People arrive by both air and ground transport. The large number of aircraft arrivals and departures during the fly-in week officially makes the Wittman Field FAA Control Tower the "busiest in the world" for that week. To accommodate the huge flow of aircraft around the airport and the nearby airspace, a special NOTAM is published each year, choreographing the normal and emergency (if need be) procedures to follow.

In 2002, an Air Atlanta Icelandic Boeing 747 brought an almost full load of Icelanders. The occupants of this single airplane represented about one of every 500 Icelanders or 0.2% of the population of Iceland.

Hotels, dormitories, and many private guest rooms in the region are almost always filled to capacity during the fly-in. There is also a Hilton Hotel located directly on the airport grounds. However, the large majority of visitors camp, either under the wing of their airplane, in a recreational vehicle, or next to their car.

More than 4,000 volunteers contribute approximately 250,000 hours before, during and after the event. These volunteers are primarily EAA members, but also include a significant number of local volunteers as well as attendees who can volunteer on the spot. Civil Air Patrol cadets and senior officers who attend National Blue Beret are found on base July 18-31 and work many aspects of the airshow; including, but not limited to: flight line marshalling, war bird security, and Emergency Services. During the airshow, cadets and senior officers contribute more than 2,000 hours marshalling aircraft for runway 9/27. Police Explorers from southern Wisconsin operate traffic control at the airshow's busiest parking lots. Aviation Explorers have a campsite next to the Civil Air Patrol compound. They volunteer in several areas during the week including flightline security, crowd control, custom (homebuilt) aircraft parking, and marshalling aircraft on two of the airport's busiest taxiways during the week, "Papa" and "The Ditch", both of which run parallel to runway 18/36.

Approximately 1,100 portable toilets are supplied for the event, and EAA estimates that more than 2 million sheets of toilet paper are used

FAA air traffic controllers say working the EAA AirVenture is the “Super Bowl” of air traffic control. The work is challenging and unique. Each year, the AirVenture brings in more than 8,000 airplanes of all kinds. Special air traffic procedures, not seen or used anywhere else, will be used to ensure safe, coordinated operations. For their work, these controllers will not earn a Super Bowl ring, but instead will wear a coveted fluorescent pink polo shirt – the high-visibility mark (necessary on the runways) of an FAA AirVenture air traffic controller.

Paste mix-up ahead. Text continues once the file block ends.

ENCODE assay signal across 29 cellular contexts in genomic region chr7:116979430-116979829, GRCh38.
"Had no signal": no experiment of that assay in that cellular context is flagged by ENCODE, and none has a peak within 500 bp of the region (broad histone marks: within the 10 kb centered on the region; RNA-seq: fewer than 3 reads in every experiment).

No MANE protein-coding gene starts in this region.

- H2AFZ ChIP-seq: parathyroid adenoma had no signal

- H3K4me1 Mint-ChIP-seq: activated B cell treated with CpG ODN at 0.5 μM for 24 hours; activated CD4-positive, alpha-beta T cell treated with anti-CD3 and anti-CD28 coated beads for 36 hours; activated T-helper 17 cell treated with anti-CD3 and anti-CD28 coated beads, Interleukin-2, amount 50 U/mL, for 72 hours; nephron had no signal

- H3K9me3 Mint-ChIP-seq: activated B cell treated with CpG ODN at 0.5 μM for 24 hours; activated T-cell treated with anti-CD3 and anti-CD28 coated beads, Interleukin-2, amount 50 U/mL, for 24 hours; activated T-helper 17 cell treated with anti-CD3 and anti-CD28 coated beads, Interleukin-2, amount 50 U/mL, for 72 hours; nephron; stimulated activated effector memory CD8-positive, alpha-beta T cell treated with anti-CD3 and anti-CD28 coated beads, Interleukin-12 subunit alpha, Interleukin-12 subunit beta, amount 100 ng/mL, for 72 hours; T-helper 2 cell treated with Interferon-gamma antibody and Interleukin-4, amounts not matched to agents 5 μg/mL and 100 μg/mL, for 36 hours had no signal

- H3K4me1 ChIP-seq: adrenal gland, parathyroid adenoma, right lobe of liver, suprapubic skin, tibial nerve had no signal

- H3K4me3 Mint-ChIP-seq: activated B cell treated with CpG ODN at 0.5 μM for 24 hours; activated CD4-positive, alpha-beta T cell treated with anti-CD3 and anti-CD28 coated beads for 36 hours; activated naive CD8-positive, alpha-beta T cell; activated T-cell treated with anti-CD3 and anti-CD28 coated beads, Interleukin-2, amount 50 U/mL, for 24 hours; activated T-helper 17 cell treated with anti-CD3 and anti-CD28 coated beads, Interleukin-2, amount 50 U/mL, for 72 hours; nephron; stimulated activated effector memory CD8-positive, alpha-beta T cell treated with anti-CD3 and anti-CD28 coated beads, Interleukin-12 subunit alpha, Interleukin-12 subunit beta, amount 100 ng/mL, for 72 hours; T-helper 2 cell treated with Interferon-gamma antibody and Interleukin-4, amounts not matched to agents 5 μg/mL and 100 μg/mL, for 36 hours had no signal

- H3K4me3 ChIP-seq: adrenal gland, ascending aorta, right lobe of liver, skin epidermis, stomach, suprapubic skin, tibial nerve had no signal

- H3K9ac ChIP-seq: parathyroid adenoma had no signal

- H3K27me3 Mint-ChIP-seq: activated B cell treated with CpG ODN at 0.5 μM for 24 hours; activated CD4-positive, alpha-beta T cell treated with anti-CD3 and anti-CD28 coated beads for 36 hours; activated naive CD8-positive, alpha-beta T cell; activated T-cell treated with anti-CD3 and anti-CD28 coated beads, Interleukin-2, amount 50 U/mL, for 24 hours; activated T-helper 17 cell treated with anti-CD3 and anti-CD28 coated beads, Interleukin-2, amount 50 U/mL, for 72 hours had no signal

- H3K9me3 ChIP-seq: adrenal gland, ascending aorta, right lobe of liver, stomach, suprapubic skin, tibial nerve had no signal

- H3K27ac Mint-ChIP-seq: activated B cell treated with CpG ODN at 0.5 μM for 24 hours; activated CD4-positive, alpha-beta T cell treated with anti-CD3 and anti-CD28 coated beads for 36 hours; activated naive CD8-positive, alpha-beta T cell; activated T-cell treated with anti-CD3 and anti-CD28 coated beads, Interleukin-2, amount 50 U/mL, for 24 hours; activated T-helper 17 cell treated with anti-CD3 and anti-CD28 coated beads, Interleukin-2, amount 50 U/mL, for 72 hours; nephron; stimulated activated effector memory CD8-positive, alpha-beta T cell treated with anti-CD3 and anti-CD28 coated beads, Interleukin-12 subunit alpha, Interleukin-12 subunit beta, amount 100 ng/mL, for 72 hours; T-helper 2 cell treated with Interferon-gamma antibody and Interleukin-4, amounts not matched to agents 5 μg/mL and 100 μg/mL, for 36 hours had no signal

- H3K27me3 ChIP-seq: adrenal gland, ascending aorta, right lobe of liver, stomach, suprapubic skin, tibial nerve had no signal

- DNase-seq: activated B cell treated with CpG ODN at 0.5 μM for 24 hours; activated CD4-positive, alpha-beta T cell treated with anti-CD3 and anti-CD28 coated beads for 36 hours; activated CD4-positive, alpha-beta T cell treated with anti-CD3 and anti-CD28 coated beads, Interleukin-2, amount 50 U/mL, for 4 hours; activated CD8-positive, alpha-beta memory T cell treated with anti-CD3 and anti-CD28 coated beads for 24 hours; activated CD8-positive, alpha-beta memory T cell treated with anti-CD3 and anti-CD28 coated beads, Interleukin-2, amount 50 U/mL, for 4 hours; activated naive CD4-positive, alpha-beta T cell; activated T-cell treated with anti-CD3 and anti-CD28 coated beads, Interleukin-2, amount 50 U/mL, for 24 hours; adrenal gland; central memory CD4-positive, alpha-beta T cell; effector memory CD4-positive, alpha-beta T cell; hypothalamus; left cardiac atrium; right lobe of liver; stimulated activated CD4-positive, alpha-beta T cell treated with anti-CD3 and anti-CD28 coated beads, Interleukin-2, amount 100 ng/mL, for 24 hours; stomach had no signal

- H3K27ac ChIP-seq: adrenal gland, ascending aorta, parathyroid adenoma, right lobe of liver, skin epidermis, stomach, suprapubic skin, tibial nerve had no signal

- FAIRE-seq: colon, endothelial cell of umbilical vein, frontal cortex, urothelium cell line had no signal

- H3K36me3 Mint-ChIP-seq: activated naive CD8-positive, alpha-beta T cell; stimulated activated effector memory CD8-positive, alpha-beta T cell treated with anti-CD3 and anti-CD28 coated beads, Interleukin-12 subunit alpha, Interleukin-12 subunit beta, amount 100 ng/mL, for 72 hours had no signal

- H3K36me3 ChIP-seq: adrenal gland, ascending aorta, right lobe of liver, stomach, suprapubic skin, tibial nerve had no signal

The original tower at Wittman Field was designed and built in the 1960s, and was barely bigger than some of the buildings around it at AirVenture. 2007 marked the last year that the old tower was staffed by controllers during AirVenture. The new tower is over twice the height of the old building and can be seen from throughout the AirVenture grounds. The control tower is traditionally decorated with the banner saying WORLD'S BUSIEST CONTROL TOWER during the AirVenture (although in 2008 the sign read FAA CELEBRATES 50 YEARS instead - and was found on both the old and new control towers). The original tower was demolished in April of 2009.

The controllers are divided into teams of four persons each:

One Veteran controller serves as the team leader. Another Veteran works on the team as well. Each of these controllers will have three or more years of previous EAA AirVenture experience. Fifty percent of the controller workforce falls into this category.
At least one member of the team will have one to two years of EAA AirVenture experience. This group is identified as the Limited category and makes up 25 percent of the total controller population.
The final member of each team will be new to AirVenture duty and is identified as a Rookie. Controllers in this category total the final 25 percent of the controller workforce.

These teams stay together throughout the convention as they rotate through the control towers at OSH or FLD, FISK VFR Approach Control and the two mobile departure platforms known as MOOCOWs (Mobile Operating and Communications Workstations).

It’s important to note that even a “rookie” will have the years necessary to become certified as a Certified Professional Controller (CPC). All controllers, operations supervisors and the air traffic operations managers are certified for operations at their home facilities.

(From Wikipedia, the free encyclopedia)